Making Greater Manchester a safer place
By working together with local people and partner agencies, we want to build the safest communities in Britain.
The Mayor of Greater Manchester, Andy Burnham, now has responsibilities around the governance and budgets relating to Greater Manchester Police and Greater Manchester Fire and Rescue Service.
Deputy Mayor for Policing and Crime
Baroness Beverley Hughes is Greater Manchester’s Deputy Mayor for Policing and Crime. She is responsible for making the police service accountable to local people and consulting with you on what your priorities are for the police in Greater Manchester.
Working closely alongside the Mayor of Greater Manchester, Andy Burnham, the Deputy Mayor will also make decisions on how much of your council tax needs to go towards policing.
Baroness Hughes said:
“I’m honoured and excited to be given this opportunity to work alongside the Mayor, Chief Constable, and local people to make our communities safer and stronger. This role will not be without challenge, not least with continued budget pressures and increasing demand on our police, but we have a strong foundation on which to build on.”
Police and Crime Panel
Supported by the Police and Crime Steering Group, The Police and Crime Panel is responsible for holding the Deputy Mayor for Policing and Crime to account on policing issues. Made up of ten appointed councillors from each of the Greater Manchester local authority areas, and two independent members, the panel is consulted on regarding precept proposals and the police and crime plan.
The panel is currently chaired by Cllr Tamoor Tariq of Bury Council.
You can watch the latest Police and Crime Panel meetings below.
Police and Crime Plan
The current Police and Crime Plan was put together by the previous Police and Crime Commissioner, Tony Lloyd. It sets out the following policing priorities:
- Tackling crime and anti-social behaviour
- Putting victims at the centre
- Protecting vulnerable people
- Dealing with terrorism, serious organised crime and maintaining public safety
- Investing in and delivering high quality policing services
- Building and strengthening partnerships
A new police and crime plan is currently being developed and it is important local people are involved in its development. Please click on the link below to read a draft of the plan and to take part in a short survey to let us know your views about the future for policing, community safety and criminal justice.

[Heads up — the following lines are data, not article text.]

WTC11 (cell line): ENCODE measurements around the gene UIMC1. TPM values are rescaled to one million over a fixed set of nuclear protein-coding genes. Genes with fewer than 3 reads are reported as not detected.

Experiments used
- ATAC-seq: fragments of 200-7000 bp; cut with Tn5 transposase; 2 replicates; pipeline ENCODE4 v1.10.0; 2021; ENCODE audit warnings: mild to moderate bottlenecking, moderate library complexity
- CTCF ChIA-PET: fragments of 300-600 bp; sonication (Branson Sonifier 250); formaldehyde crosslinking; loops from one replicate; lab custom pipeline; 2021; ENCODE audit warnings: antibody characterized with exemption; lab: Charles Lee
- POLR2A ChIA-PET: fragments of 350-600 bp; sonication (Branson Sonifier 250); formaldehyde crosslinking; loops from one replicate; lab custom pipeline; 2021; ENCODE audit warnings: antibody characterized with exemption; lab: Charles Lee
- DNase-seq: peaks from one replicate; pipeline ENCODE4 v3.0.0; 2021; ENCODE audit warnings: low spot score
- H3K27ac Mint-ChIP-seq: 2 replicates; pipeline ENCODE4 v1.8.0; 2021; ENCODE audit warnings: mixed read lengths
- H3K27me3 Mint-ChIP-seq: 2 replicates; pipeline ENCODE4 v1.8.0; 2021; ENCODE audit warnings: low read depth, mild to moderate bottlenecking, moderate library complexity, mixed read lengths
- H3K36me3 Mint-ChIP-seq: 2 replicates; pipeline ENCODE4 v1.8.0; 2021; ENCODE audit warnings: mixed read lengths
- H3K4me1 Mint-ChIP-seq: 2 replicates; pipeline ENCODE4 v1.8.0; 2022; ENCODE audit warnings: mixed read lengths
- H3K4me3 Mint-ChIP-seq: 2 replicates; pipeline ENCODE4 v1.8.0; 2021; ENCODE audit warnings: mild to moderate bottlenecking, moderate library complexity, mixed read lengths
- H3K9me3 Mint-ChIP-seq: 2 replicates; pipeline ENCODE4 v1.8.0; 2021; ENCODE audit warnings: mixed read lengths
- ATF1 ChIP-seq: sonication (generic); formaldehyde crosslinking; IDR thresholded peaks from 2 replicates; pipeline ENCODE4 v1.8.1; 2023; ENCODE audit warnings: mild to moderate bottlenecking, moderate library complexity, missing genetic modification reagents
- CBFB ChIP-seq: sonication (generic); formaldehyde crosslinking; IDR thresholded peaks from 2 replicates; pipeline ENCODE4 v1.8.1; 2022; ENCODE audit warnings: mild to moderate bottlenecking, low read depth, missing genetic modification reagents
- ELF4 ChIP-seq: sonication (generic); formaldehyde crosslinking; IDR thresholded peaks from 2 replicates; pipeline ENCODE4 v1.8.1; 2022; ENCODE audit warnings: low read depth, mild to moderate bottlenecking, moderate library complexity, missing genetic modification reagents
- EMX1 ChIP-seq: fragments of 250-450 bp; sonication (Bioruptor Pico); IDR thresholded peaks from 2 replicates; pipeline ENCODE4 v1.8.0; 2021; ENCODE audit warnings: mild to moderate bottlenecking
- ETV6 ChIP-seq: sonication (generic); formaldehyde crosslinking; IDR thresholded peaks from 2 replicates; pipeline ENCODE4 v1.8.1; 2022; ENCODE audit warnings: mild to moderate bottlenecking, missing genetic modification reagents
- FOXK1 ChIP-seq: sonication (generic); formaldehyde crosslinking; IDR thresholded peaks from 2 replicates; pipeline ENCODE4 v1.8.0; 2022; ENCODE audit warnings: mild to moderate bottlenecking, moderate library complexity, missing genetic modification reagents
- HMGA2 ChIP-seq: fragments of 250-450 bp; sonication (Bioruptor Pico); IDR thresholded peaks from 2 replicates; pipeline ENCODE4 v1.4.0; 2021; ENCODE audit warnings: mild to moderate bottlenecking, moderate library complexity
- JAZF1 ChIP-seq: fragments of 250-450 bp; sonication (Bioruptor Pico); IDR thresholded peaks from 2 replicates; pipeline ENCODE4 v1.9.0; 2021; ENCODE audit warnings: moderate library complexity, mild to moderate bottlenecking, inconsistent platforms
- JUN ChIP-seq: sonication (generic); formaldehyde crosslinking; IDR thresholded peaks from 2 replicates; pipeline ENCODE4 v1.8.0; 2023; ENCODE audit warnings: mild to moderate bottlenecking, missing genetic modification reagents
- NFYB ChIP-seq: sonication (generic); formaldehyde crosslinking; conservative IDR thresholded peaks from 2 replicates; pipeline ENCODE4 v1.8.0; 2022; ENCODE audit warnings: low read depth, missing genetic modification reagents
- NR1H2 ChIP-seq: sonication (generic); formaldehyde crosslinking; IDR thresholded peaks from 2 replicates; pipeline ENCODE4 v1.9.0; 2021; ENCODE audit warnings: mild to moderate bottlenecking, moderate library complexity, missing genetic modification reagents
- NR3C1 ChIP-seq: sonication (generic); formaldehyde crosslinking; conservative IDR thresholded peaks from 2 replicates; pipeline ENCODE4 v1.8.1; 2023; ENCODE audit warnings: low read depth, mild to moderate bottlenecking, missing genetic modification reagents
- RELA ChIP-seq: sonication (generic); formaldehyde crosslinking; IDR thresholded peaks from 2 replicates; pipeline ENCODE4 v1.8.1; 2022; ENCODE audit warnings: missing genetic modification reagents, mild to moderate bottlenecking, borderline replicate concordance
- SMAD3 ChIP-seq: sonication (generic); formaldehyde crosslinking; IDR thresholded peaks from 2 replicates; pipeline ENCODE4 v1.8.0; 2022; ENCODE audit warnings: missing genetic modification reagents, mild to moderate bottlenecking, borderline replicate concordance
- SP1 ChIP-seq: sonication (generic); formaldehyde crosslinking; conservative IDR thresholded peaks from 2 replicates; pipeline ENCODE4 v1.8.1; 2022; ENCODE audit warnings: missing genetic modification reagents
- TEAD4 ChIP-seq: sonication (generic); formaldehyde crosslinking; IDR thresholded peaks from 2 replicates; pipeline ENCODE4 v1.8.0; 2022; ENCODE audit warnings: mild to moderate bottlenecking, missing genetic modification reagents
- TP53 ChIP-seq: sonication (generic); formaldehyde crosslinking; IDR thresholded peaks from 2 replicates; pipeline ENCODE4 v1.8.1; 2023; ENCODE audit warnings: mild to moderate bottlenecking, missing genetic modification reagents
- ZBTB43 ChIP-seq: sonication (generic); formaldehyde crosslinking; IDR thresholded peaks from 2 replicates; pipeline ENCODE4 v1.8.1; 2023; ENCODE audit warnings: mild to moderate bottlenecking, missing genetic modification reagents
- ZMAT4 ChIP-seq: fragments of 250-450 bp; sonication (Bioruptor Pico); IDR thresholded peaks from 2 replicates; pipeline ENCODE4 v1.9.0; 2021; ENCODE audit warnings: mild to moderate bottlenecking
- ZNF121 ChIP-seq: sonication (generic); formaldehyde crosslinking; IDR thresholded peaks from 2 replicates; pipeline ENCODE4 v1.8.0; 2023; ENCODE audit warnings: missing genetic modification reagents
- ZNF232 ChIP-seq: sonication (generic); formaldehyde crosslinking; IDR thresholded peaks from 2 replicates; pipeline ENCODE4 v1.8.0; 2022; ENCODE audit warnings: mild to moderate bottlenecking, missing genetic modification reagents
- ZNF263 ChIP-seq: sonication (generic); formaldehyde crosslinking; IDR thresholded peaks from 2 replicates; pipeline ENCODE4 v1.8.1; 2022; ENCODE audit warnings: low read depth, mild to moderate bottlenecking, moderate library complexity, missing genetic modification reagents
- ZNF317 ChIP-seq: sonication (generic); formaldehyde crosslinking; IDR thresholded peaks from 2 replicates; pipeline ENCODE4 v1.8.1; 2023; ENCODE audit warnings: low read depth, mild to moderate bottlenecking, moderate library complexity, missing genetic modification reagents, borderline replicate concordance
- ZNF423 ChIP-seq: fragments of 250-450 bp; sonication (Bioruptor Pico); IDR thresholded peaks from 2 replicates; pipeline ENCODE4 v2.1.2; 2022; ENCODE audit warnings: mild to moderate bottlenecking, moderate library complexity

The policing precept is the amount you contribute to local policing through your council tax bill. The amount you pay will depend on the value of your property (your tax band).
A person living in an average Band D property currently pays £157.30 per year.
Beverley Hughes is responsible for commissioning victims' services in Greater Manchester. We want to make it easier for victims of crime to get the help they need, regardless of when the crime took place, or if it was reported to police.
Information, advice and a directory of services to support victims of crime are available at www.gmvictims.org.uk.
Telephone support for victims of crime in Greater Manchester is currently provided by Victim Support. You can call them on 0161 200 1950 or request a call back at a time that suits you.
As part of the devolution deals between central Government and Greater Manchester, we now have more powers around criminal justice. Justice devolution will strengthen the work Greater Manchester is already doing to deliver effective local justice and reduce offending. It will allow GMCA to drive forward important improvements by more closely integrating health, education and accommodation, with police, Crown Prosecution Service, the courts, prisons, and probation services.
Greater Manchester Police
The Chief Constable of Greater Manchester Police is Ian Hopkins.
Deputy Mayor for Policing and Crime Beverley Hughes meets GMP Chief Constable Ian Hopkins
To find out more about Greater Manchester Police please visit
Stop and search
There are a number of laws which give powers to police officers to stop and search a person or vehicle without having to arrest them first. Stop and search should only be used when police officers have a good reason to stop you, but being stopped and searched doesn’t mean you have done something wrong. You do not have to be put under arrest to be searched but the police can use reasonable force if you have been given the chance to co-operate and have refused.
The Deputy Mayor for Policing and Crime has a responsibility for making sure that Greater Manchester Police carries out its stops and searches properly. To provide feedback on your stop and search experience, please email: firstname.lastname@example.org
Greater Manchester Fire and Rescue Service
The Mayor of Greater Manchester, Andy Burnham, is responsible for the governance and budget management of Greater Manchester Fire and Rescue Service. He has established a Fire Committee to support him with this work.
Andy Burnham, the nine local authority Leaders and the Salford City Mayor, confirmed the appointment of Councillor David Acton as Chair of the Fire Committee, at the GMCA meeting on Friday 30 June, 2017.
Baroness Beverley Hughes
Deputy Mayor for Policing and Crime